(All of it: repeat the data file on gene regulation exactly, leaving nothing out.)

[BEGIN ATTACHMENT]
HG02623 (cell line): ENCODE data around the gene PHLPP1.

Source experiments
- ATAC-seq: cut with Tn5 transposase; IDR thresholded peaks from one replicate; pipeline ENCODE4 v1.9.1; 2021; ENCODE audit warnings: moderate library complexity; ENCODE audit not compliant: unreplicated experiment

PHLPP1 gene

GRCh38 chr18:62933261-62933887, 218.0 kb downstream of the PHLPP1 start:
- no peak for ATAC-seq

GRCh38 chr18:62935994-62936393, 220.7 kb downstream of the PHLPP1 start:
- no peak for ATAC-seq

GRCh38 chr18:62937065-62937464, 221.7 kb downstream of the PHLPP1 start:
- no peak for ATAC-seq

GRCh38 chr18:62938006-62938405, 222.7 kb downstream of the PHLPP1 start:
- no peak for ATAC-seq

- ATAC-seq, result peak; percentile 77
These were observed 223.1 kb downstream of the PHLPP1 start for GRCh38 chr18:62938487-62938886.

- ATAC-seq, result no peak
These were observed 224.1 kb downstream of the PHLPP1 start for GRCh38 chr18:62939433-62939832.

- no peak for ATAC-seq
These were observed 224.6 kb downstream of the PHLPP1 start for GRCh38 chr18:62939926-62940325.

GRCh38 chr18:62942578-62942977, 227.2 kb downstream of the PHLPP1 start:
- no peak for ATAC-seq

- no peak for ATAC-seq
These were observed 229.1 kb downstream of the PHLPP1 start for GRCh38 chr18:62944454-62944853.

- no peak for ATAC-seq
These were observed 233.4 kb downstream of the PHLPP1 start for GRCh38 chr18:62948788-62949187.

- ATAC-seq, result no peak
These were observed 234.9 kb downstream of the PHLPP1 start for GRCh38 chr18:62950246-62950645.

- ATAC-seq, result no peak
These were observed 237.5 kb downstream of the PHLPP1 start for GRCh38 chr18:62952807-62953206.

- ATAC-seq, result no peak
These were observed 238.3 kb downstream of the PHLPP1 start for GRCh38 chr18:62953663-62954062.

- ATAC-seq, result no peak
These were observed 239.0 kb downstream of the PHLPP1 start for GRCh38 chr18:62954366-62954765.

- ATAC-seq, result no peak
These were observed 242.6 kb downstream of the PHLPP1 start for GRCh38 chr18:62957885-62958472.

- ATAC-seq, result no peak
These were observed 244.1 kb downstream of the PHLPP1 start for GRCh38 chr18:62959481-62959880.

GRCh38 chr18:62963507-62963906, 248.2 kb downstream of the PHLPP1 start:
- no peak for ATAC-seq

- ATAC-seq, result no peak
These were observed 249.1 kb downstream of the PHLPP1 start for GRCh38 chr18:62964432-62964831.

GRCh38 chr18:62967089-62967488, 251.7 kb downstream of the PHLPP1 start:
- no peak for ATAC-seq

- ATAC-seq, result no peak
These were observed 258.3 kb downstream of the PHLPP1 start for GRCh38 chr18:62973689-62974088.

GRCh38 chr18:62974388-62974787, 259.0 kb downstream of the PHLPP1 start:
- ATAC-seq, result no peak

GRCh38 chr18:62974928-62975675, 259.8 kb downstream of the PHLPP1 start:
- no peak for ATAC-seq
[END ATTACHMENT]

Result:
HG02623 (cell line): ENCODE data around the gene PHLPP1.

Source experiments
- ATAC-seq: cut with Tn5 transposase; IDR thresholded peaks from one replicate; pipeline ENCODE4 v1.9.1; 2021; ENCODE audit warnings: moderate library complexity; ENCODE audit not compliant: unreplicated experiment

PHLPP1 gene

GRCh38 chr18:62933261-62933887, 218.0 kb downstream of the PHLPP1 start:
- no peak for ATAC-seq

GRCh38 chr18:62935994-62936393, 220.7 kb downstream of the PHLPP1 start:
- no peak for ATAC-seq

GRCh38 chr18:62937065-62937464, 221.7 kb downstream of the PHLPP1 start:
- no peak for ATAC-seq

GRCh38 chr18:62938006-62938405, 222.7 kb downstream of the PHLPP1 start:
- no peak for ATAC-seq

- ATAC-seq, result peak; percentile 77
These were observed 223.1 kb downstream of the PHLPP1 start for GRCh38 chr18:62938487-62938886.

- ATAC-seq, result no peak
These were observed 224.1 kb downstream of the PHLPP1 start for GRCh38 chr18:62939433-62939832.

- no peak for ATAC-seq
These were observed 224.6 kb downstream of the PHLPP1 start for GRCh38 chr18:62939926-62940325.

GRCh38 chr18:62942578-62942977, 227.2 kb downstream of the PHLPP1 start:
- no peak for ATAC-seq

- no peak for ATAC-seq
These were observed 229.1 kb downstream of the PHLPP1 start for GRCh38 chr18:62944454-62944853.

- no peak for ATAC-seq
These were observed 233.4 kb downstream of the PHLPP1 start for GRCh38 chr18:62948788-62949187.

- ATAC-seq, result no peak
These were observed 234.9 kb downstream of the PHLPP1 start for GRCh38 chr18:62950246-62950645.

- ATAC-seq, result no peak
These were observed 237.5 kb downstream of the PHLPP1 start for GRCh38 chr18:62952807-62953206.

- ATAC-seq, result no peak
These were observed 238.3 kb downstream of the PHLPP1 start for GRCh38 chr18:62953663-62954062.

- ATAC-seq, result no peak
These were observed 239.0 kb downstream of the PHLPP1 start for GRCh38 chr18:62954366-62954765.

- ATAC-seq, result no peak
These were observed 242.6 kb downstream of the PHLPP1 start for GRCh38 chr18:62957885-62958472.

- ATAC-seq, result no peak
These were observed 244.1 kb downstream of the PHLPP1 start for GRCh38 chr18:62959481-62959880.

GRCh38 chr18:62963507-62963906, 248.2 kb downstream of the PHLPP1 start:
- no peak for ATAC-seq

- ATAC-seq, result no peak
These were observed 249.1 kb downstream of the PHLPP1 start for GRCh38 chr18:62964432-62964831.

GRCh38 chr18:62967089-62967488, 251.7 kb downstream of the PHLPP1 start:
- no peak for ATAC-seq

- ATAC-seq, result no peak
These were observed 258.3 kb downstream of the PHLPP1 start for GRCh38 chr18:62973689-62974088.

GRCh38 chr18:62974388-62974787, 259.0 kb downstream of the PHLPP1 start:
- ATAC-seq, result no peak

GRCh38 chr18:62974928-62975675, 259.8 kb downstream of the PHLPP1 start:
- no peak for ATAC-seq